This is already the fourth chapter of the architectural walks in my native town Kolpino which is located close to St Petersburg and is actually a part of its agglomeration. I’ve started the Kolpino series (part 1, part 2, part 3) back in 2014 and all the photos were actually taken in the summer. Let’s investigate into the Square that surrounds the railway station this time. This Privokzalnaya square (literally around the railways station) is the first thing one sees when arriving in Kolpino from St Petersburg by train – it forms a true ensemble which doesn’t fit in one post – or one shot! : )
The book that I’m reading now (on Avangarde architecture in Leningrad) cites various projects designed by Alexander Gegello, a prolific Soviet architect who created or rebuilt quite a lot of buildings in Leningrad and the USSR. For example, the Dvorets Kultury (the Palace of Culture) in Kolpino was Gegello’s work. And this ensemble I would like to tell you about today was also partially designed by Gegello but mostly by Mikhail Klimentov, in collaboration with other architects, and finished by 1955.
Gegello was working both in the constructivist and the neo-classical (or Stalin’s empire or Stalin’s neo-classicism) style – the latter following the former and becoming the dominant style up to Stalin’s death. Klimentov already belonged to the Stalin’s official style and you can instantly feel that in the ensemble.
This district was heavily bombarded during the Second World War as Kolpino was just on the front line. Actually, entire city was almost erased and only some old buildings remain. So the in the 1950s Klimentov’s architectural bureau responsible for the reconstruction of the district was trying to commemorate the bravery and the struggle of Kolpino citizens by making monumental buildings. They were thinking BIG.
Hence this dominant tower with a spire and the figures of a worker and a woman impersonating the Motherland for sure. Peace, labour, new life and the revolution, of course. There are also various bas-reliefs all around the building. It looks both onto the railways and to the Komsomolsky Canal, and IS still visible from a distance since there are no other high buildings around blocking the view.
I always wanted to get there, to the top floor of the tower and look around. Here’s a chance to get a closer look at the sculptures on the top and some shots from the roof here. But I usually just pass under one of its arches leading to the inner court – a habitual shortcut from the railway station to my home.
But boy are these arches tremendously elaborate and oh so dilapidated (and smelly)…
The Stalin’s official style, neo-classicism, was all about grandeur and at the same time lavish details, resulting in a weird cross between the classical Roman monumentality and the Soviet decorative propaganda.
I wonder if this VKHOD (entrance) sign was lit in the night? The lamp is definitely very old too:
Gosh, this door has seen a lot! And is almost “eating” the ground now.
Another arch unveiling another building by Klimentov and Co:
This building – although in a distance from the Square – is right in the center of the two curving sister-buildings. They say it used to be a local library and then housed a bank. In pure architectural terms it is there to create a perfect perspective (see the second picture from the top).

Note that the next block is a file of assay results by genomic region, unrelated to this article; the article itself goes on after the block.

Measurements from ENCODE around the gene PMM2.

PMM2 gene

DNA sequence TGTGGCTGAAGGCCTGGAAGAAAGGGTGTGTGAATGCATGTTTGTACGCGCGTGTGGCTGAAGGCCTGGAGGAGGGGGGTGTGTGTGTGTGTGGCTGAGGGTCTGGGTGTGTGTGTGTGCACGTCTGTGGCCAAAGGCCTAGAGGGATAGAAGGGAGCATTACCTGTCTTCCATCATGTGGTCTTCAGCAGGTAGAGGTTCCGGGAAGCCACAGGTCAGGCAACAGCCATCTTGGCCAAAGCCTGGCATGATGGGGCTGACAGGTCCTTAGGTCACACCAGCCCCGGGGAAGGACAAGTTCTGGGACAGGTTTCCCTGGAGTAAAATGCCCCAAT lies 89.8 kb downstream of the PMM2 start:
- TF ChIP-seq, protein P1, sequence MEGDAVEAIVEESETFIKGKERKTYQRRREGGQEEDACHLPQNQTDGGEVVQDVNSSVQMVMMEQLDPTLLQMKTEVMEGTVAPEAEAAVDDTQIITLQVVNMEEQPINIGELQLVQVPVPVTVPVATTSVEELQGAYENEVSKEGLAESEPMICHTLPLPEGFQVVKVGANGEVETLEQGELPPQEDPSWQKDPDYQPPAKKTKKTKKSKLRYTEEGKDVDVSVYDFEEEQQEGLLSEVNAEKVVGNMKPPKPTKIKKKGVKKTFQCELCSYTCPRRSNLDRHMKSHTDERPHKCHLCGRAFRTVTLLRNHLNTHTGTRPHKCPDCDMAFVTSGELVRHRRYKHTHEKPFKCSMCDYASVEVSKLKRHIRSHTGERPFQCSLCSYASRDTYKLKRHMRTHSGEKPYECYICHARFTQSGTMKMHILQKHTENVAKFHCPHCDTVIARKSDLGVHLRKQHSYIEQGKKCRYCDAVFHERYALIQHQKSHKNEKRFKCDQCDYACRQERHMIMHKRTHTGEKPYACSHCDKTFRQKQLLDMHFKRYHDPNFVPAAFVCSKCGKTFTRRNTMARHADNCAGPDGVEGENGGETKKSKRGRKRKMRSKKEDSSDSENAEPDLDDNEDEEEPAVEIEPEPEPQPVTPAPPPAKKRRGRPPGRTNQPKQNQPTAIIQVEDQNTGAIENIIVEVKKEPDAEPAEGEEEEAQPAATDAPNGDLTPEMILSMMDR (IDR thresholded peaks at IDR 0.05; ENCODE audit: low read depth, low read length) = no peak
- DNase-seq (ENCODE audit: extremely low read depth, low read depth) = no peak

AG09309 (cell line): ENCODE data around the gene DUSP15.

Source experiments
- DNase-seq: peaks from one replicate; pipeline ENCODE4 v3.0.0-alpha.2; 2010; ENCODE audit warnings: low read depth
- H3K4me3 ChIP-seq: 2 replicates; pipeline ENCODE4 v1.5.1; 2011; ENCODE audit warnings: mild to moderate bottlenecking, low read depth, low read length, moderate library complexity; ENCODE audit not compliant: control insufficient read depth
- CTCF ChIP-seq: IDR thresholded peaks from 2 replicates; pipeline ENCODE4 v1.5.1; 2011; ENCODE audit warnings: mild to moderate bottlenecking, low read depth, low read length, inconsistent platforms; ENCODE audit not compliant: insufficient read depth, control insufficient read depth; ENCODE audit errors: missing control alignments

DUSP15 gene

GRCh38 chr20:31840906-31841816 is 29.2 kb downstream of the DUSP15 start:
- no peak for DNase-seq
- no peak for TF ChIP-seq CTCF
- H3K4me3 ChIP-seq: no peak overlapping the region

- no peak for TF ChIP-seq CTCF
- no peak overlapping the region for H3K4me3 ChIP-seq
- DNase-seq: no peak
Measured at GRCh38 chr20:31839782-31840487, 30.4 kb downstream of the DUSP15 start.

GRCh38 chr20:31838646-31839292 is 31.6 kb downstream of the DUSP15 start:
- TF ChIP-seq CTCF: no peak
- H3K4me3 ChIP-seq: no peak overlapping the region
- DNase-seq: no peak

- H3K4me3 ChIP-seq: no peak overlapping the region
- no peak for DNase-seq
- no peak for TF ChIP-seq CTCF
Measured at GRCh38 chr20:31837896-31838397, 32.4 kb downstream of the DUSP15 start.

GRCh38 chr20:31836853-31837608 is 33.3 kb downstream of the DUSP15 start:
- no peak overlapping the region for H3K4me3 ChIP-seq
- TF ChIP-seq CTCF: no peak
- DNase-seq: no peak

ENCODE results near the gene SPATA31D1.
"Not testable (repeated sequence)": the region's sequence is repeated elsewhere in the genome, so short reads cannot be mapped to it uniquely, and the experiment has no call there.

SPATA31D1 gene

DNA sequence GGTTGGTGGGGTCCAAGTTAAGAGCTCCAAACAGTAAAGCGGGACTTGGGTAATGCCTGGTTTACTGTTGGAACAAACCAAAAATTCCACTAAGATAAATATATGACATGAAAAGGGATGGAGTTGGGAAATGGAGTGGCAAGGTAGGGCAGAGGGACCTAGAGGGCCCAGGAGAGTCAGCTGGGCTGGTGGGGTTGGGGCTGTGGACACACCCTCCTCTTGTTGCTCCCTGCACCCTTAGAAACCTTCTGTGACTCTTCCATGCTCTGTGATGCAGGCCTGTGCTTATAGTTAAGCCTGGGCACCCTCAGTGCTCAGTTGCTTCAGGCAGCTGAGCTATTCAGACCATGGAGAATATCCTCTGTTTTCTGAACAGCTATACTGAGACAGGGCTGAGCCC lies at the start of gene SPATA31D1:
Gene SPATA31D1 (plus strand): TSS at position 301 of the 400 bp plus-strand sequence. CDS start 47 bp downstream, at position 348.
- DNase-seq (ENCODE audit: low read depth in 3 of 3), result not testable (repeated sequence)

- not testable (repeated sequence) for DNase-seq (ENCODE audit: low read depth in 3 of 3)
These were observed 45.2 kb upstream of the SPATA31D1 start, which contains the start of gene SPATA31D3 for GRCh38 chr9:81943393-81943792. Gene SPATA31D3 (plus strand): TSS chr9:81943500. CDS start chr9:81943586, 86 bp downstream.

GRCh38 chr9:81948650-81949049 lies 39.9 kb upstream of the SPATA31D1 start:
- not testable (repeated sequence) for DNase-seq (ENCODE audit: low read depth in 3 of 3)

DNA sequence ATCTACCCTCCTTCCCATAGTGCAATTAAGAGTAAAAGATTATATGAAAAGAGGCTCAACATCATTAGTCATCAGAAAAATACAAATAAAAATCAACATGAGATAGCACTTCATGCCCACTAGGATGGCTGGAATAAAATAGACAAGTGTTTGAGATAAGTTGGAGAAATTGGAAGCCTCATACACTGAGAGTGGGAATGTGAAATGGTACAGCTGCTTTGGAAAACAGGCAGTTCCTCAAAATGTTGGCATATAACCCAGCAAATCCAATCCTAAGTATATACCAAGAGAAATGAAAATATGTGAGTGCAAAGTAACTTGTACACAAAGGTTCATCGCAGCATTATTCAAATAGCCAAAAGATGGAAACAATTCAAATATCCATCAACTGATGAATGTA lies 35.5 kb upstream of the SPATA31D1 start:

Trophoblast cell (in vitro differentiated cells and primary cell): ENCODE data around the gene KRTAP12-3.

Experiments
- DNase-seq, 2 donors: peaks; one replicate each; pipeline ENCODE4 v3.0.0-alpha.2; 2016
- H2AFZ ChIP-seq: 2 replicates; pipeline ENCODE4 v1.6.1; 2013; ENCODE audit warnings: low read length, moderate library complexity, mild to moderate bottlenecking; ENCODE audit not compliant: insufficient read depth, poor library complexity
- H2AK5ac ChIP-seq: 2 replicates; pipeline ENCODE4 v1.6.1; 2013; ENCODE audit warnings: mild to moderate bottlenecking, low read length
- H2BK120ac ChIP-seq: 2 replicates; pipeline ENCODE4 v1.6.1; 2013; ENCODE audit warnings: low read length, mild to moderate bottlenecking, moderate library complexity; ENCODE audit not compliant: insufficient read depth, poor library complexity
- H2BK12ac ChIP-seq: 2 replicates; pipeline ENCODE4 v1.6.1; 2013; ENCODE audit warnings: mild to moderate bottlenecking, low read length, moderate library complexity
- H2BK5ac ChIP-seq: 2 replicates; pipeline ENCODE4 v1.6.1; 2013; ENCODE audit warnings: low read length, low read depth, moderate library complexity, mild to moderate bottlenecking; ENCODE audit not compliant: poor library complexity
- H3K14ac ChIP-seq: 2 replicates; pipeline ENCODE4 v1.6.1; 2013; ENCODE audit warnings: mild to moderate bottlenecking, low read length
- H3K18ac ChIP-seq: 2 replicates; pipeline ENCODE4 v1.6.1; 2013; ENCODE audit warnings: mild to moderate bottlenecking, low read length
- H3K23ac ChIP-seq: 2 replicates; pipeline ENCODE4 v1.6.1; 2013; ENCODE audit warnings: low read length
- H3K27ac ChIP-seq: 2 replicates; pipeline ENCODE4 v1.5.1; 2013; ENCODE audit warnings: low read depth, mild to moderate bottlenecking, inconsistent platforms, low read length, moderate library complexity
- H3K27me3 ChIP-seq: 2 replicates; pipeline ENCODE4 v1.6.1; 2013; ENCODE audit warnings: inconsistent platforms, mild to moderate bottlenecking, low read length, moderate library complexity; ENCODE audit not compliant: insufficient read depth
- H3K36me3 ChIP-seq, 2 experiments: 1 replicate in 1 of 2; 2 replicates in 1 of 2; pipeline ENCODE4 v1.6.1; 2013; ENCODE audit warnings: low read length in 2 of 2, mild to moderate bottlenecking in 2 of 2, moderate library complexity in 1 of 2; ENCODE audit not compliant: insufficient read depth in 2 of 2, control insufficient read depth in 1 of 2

This is the inner part of the sister-building on the other side of the square. It is rounded as it follows the curve of the round square – and doesn’t look that very sophisticated.
Here’s the curve from the Square side:
The curve in its perspective plus some Kolpino folk:
And some more details of the ground floor, obviously designed to house stores and organizations. The grate:
This lamp did not survive to the passing of time but look at the decor:
The center of the Square just could not do without a statue of Lenin by Manizer and Fedotov, 1957:
One of the things people usually notice in Lenin’s or other communist statues is where they are looking at or pointing at. Lenin is looking somewhere in the direction of this:
Who knows if he approves of it or not, hard to tell from his noble face. But the thing I can tell you is that this phenomenon of lampposts, walls, bus stops, entire kiosks etc covered with small paper stickers and bearing traces of milliards of stickers preceding them is something that is going away. People used it before Internet arrived, you know 🙂 This bus stop board is a survivor from God knows when. I did not check since the summer 2014, it might as well not be there anymore.
But this flag-holder is here to stay in its relative safety up there on the wall. The Square was the starting point of many an organized manifestation-demonstration in the Soviet times and anyway every building had such a flag holding thing for the May 1st or November 7th celebrations.
Why are the old things infinitely more attractive than the new ones? Because the old things have history. They might have belonged to someone else and that makes you curious to begin with. They might have some mystery about them, some unknown facts that you would love to find out. The old Russian proverb says ‘An old friend is better than two new friends’ and I agree with it.
Will try to finally publish all the Kolpino walks soon(er or later). Adding this to my St Petersburg series.